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Disabilities in MUVEs

Yesterday in Second Life, on of our students (or unofficial participants, it’s a bit confusing at the moment) developed a technical glitch in which everything she typed was repeated twice or sometimes four times. (Like Jimmy Two-Times from Goodfellas). After double-talking a couple of times, she began apologizing for her “disability.”

I began thinking that a “disability” in the MUVE environment would be directly connected to the platform. A computer-based interface might level/eliminate certain disabilities (deafness, for example, in text-based environments) while highlighting/amplifying others (cognititive disabilities, for example, or those that prevent use of the interface at all, such as blindness in the case of a 3D world).

I also began thinking how an educational experience might be crafted around imposing a “disability” on students and asking them to experience the world through that lens, particularly if they are able-bodied in real life. Might make for some interesting insights and revelations…

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{ 3 } Comments

  1. Pathfinder Linden | September 21, 2006 at 9:35 pm | Permalink

    “I also began thinking how an educational experience might be crafted around imposing a “disability” on students and asking them to experience the world through that lens, particularly if they are able-bodied in real life.”

    You should check this out: http://2ndisability.blogspot.com/

  2. FEZ Rutherford | September 22, 2006 at 2:08 am | Permalink

    Hell… THAT is fast….
    Yeah. I had the same idea. Right now I’m working on a tool which let’s you experience some disabilities.
    Contact me via my blog or ingame via IM.
    FEZ

  3. Muskie Marquette | October 9, 2006 at 2:40 pm | Permalink

    I am not sure at all how I feel about any of this.

    I am a RL disabled person who has made a point of (usually) duplicating my appearance and disability in SL. I do that because it is who I am, and I genuinely feel uncomfortable when I see my avatar running around as if I were skinny, conventionally shaped, and ambulatory. A friend of mine does the same thing. As she put it “I’m not going to have spent all my life fighting for the right to be in my body only to give up that right in SL”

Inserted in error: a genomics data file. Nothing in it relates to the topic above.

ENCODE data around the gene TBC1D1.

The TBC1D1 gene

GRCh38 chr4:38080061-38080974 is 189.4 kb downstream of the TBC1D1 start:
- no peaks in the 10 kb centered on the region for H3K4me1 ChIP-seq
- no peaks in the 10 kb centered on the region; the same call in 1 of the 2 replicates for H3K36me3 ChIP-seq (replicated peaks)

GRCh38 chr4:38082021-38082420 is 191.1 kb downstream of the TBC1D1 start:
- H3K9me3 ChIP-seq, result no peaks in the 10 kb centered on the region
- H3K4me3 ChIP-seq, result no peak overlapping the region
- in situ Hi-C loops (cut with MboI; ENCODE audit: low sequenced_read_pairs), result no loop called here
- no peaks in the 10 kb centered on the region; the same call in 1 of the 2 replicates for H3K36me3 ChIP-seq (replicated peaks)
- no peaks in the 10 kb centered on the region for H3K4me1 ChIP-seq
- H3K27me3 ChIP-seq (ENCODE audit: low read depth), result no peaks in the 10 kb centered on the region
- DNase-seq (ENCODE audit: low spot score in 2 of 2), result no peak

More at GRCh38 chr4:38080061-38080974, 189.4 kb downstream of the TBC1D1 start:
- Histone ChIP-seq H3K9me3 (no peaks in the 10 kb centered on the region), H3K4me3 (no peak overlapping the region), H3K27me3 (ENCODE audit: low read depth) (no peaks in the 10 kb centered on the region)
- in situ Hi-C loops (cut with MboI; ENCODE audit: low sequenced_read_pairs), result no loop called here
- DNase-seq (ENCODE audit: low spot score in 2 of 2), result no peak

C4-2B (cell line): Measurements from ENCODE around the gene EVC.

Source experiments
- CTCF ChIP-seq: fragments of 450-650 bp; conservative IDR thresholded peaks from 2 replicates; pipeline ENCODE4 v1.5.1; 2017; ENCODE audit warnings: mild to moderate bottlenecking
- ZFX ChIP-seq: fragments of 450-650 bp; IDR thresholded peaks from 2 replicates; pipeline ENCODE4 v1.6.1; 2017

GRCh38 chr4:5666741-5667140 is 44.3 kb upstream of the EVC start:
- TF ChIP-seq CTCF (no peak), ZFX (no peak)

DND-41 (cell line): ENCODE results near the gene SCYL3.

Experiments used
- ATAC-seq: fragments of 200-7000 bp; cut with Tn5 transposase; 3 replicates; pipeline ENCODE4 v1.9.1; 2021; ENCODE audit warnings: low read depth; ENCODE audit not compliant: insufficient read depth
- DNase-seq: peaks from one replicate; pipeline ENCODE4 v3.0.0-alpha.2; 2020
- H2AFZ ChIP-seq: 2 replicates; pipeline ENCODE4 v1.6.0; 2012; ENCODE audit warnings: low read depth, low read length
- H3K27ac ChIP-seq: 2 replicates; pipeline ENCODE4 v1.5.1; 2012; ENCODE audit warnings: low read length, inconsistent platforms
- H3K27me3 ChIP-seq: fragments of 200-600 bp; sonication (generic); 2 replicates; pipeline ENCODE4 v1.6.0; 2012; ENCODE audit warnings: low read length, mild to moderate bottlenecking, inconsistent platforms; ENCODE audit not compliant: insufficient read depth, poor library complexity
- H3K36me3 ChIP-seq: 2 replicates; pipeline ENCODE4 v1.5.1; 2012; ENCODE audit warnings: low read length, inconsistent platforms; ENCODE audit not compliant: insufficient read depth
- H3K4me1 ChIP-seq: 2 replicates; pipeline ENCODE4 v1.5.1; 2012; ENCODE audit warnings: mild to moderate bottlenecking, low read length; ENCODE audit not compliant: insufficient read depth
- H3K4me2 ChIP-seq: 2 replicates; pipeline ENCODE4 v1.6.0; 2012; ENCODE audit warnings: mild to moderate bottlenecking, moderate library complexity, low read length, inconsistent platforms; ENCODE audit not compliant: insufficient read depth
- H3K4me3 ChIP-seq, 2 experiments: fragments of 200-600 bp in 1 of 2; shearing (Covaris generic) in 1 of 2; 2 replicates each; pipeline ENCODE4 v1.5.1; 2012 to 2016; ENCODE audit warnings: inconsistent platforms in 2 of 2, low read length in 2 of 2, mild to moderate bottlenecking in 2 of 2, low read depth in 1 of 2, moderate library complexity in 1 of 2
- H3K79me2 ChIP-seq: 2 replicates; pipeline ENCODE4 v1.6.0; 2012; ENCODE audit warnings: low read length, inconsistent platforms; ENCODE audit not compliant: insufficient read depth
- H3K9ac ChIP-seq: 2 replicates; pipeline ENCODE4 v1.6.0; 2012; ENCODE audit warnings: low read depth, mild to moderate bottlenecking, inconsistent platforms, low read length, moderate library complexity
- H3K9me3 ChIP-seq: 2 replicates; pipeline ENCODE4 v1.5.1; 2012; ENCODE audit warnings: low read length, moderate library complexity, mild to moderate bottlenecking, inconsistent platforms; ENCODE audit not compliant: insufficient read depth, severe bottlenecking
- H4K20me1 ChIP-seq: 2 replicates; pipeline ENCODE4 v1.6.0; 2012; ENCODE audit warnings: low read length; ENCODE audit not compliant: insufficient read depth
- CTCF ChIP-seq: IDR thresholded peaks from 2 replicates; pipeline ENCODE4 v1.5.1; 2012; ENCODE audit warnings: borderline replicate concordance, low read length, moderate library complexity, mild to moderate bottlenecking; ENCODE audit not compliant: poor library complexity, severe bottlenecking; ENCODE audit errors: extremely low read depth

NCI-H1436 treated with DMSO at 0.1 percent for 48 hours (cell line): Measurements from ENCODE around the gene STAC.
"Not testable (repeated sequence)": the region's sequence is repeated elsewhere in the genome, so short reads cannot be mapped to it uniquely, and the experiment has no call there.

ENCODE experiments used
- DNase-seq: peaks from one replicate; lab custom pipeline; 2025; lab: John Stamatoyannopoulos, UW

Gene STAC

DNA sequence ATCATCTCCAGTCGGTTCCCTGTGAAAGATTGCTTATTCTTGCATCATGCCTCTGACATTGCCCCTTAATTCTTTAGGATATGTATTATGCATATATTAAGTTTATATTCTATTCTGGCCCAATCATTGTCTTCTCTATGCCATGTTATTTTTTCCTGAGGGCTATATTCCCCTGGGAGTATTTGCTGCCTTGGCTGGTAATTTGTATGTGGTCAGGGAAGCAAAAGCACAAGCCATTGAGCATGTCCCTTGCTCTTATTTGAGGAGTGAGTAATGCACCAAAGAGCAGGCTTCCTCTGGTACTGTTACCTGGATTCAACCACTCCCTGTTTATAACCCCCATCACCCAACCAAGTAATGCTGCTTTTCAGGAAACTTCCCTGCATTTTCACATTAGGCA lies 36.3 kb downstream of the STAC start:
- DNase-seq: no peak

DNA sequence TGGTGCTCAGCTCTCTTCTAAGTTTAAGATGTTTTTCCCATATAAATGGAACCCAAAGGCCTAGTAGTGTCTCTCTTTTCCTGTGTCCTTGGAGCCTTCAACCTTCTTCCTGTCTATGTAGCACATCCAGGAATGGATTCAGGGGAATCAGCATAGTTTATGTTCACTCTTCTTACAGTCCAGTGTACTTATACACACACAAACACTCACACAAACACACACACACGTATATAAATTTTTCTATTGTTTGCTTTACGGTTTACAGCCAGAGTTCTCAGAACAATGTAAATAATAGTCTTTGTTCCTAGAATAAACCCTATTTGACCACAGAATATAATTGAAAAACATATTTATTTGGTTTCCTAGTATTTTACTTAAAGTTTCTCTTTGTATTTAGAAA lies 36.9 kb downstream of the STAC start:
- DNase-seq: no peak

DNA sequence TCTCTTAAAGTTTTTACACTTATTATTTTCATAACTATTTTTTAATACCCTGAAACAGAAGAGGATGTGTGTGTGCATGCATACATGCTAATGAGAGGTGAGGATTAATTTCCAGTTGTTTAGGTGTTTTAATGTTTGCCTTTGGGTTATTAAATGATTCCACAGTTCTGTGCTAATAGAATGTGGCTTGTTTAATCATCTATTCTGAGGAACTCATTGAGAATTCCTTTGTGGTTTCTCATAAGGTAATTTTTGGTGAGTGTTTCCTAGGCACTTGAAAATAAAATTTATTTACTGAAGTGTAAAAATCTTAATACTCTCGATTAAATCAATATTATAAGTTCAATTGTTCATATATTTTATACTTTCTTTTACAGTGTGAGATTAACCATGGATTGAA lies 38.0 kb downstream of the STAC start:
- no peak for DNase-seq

But when able bodied people play at being disabled, they *do not* understand disability better. This is why many disability activists are opposed to disability simulations.

    You can’t acquire the skills of living with disability in an instant (for example: an able bodied person using a wheelchair has a much more difficult time of it than daily wheelchair users who have the motor skills, the musculature, and the savvy to use one with as little thought as an ambulatory person gets up and walks. Ditto for blindness, deafness, and even more neurological matters such as dealing with the sensory and processing aspects of autism). You can’t learn that you haven’t “lost” anything (for those who have acquired a disability later in life), you’ve just changed, in an instant. If it’s not who you are, but what you are temporarily playing, it can’t ever feel a part of you.And you can’t acquire the cultural traits of a disabled person (yes, there is disabled culture, and especially hospital/institutional/special ed cultures) in an instant.

    Playing at disability in Second Life, or anywhere else, is like putting on blackface: it won’t make a white person black, and it verges on racism.

    It leaves the player with the sense that life is much harder for a disabled person than it really is, gives a false impression of where the difficulties really lie, and further feeds the deadly belief that disabled people live a pitiful existence and would in many cases be better off dead (this belief, literally, kills — disabled people are commonly denied lifesaving medical treatment on the grounds that they have a lower quality of life anyway, in spite of countless studies that show that disabled people if anything rate their quality of life slightly *higher*).

    Someone playing at being me, for example, would conclude that I don’t get out much because I have this heavy awful wheelchair that pains them to use, whereas I know my transportation problem is that the special transportation vans are unreliable and inflexible, and the lift-equipped taxis in town cost far more than I can afford. This only contributes to the phenomenon of “lets raise money to cure pitiful condition XYZ” , while funding for accessibility and services is cut. Someone playing at me would conclude that, given the difficulties they face (with none of the adaptive skills I have) if I were to appear in their emergency room with respiratory arrest, out of “mercy” they shouldn’t revive me.

    And it is insulting to me to steal my identity. How would you feel if someone playacted at your ethnicity or religion or nationality? It would feel like a violation, yes? It feels the same way when someone playacts at having a body like mine.

    So I am all for disabled people simulating their disabilities in SL. I am opposed to non-disabled people playacting at being disabled for a day, reinforcing their preexisting stereotypes, developing new stereotypes, and violating the integrity and authenticity of who I am.